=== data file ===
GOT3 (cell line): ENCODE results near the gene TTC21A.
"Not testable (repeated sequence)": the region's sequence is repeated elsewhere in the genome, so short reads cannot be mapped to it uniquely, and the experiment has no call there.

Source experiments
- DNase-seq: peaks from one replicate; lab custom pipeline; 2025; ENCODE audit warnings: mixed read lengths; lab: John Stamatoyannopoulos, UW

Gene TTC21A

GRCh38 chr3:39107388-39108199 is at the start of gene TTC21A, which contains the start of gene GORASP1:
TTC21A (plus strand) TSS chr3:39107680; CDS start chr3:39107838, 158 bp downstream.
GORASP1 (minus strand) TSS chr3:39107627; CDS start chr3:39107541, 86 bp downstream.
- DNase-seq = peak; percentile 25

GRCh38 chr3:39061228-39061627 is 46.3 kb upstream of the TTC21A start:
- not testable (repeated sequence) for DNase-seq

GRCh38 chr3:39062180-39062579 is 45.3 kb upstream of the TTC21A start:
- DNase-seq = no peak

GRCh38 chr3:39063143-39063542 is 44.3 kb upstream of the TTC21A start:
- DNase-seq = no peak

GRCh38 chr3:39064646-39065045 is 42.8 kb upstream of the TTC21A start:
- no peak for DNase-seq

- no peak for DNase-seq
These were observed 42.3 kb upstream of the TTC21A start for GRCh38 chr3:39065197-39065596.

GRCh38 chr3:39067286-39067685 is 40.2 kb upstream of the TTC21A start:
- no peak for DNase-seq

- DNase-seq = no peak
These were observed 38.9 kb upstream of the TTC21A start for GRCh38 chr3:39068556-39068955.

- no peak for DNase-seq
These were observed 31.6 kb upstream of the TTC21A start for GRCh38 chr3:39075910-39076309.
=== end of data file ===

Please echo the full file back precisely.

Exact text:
GOT3 (cell line): ENCODE results near the gene TTC21A.
"Not testable (repeated sequence)": the region's sequence is repeated elsewhere in the genome, so short reads cannot be mapped to it uniquely, and the experiment has no call there.

Source experiments
- DNase-seq: peaks from one replicate; lab custom pipeline; 2025; ENCODE audit warnings: mixed read lengths; lab: John Stamatoyannopoulos, UW

Gene TTC21A

GRCh38 chr3:39107388-39108199 is at the start of gene TTC21A, which contains the start of gene GORASP1:
TTC21A (plus strand) TSS chr3:39107680; CDS start chr3:39107838, 158 bp downstream.
GORASP1 (minus strand) TSS chr3:39107627; CDS start chr3:39107541, 86 bp downstream.
- DNase-seq = peak; percentile 25

GRCh38 chr3:39061228-39061627 is 46.3 kb upstream of the TTC21A start:
- not testable (repeated sequence) for DNase-seq

GRCh38 chr3:39062180-39062579 is 45.3 kb upstream of the TTC21A start:
- DNase-seq = no peak

GRCh38 chr3:39063143-39063542 is 44.3 kb upstream of the TTC21A start:
- DNase-seq = no peak

GRCh38 chr3:39064646-39065045 is 42.8 kb upstream of the TTC21A start:
- no peak for DNase-seq

- no peak for DNase-seq
These were observed 42.3 kb upstream of the TTC21A start for GRCh38 chr3:39065197-39065596.

GRCh38 chr3:39067286-39067685 is 40.2 kb upstream of the TTC21A start:
- no peak for DNase-seq

- DNase-seq = no peak
These were observed 38.9 kb upstream of the TTC21A start for GRCh38 chr3:39068556-39068955.

- no peak for DNase-seq
These were observed 31.6 kb upstream of the TTC21A start for GRCh38 chr3:39075910-39076309.